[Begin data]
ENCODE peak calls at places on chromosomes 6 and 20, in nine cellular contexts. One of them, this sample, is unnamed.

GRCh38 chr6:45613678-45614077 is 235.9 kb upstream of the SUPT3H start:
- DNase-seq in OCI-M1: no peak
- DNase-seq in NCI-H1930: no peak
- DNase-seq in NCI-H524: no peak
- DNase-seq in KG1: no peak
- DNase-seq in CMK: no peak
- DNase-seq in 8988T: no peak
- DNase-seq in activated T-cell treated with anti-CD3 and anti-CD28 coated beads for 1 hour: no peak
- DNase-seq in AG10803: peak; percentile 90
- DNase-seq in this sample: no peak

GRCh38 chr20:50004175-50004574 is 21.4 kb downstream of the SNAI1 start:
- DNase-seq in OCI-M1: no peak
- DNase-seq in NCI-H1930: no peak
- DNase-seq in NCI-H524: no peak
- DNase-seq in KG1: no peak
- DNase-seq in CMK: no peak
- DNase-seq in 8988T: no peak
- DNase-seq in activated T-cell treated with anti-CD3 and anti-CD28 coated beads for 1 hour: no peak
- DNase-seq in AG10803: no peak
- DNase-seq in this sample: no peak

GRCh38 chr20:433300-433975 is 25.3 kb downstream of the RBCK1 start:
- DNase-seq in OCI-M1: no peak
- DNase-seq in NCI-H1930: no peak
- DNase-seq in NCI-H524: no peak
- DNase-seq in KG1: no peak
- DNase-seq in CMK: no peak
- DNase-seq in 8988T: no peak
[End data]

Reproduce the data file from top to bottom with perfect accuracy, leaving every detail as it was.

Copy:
ENCODE peak calls at places on chromosomes 6 and 20, in nine cellular contexts. One of them, this sample, is unnamed.

GRCh38 chr6:45613678-45614077 is 235.9 kb upstream of the SUPT3H start:
- DNase-seq in OCI-M1: no peak
- DNase-seq in NCI-H1930: no peak
- DNase-seq in NCI-H524: no peak
- DNase-seq in KG1: no peak
- DNase-seq in CMK: no peak
- DNase-seq in 8988T: no peak
- DNase-seq in activated T-cell treated with anti-CD3 and anti-CD28 coated beads for 1 hour: no peak
- DNase-seq in AG10803: peak; percentile 90
- DNase-seq in this sample: no peak

GRCh38 chr20:50004175-50004574 is 21.4 kb downstream of the SNAI1 start:
- DNase-seq in OCI-M1: no peak
- DNase-seq in NCI-H1930: no peak
- DNase-seq in NCI-H524: no peak
- DNase-seq in KG1: no peak
- DNase-seq in CMK: no peak
- DNase-seq in 8988T: no peak
- DNase-seq in activated T-cell treated with anti-CD3 and anti-CD28 coated beads for 1 hour: no peak
- DNase-seq in AG10803: no peak
- DNase-seq in this sample: no peak

GRCh38 chr20:433300-433975 is 25.3 kb downstream of the RBCK1 start:
- DNase-seq in OCI-M1: no peak
- DNase-seq in NCI-H1930: no peak
- DNase-seq in NCI-H524: no peak
- DNase-seq in KG1: no peak
- DNase-seq in CMK: no peak
- DNase-seq in 8988T: no peak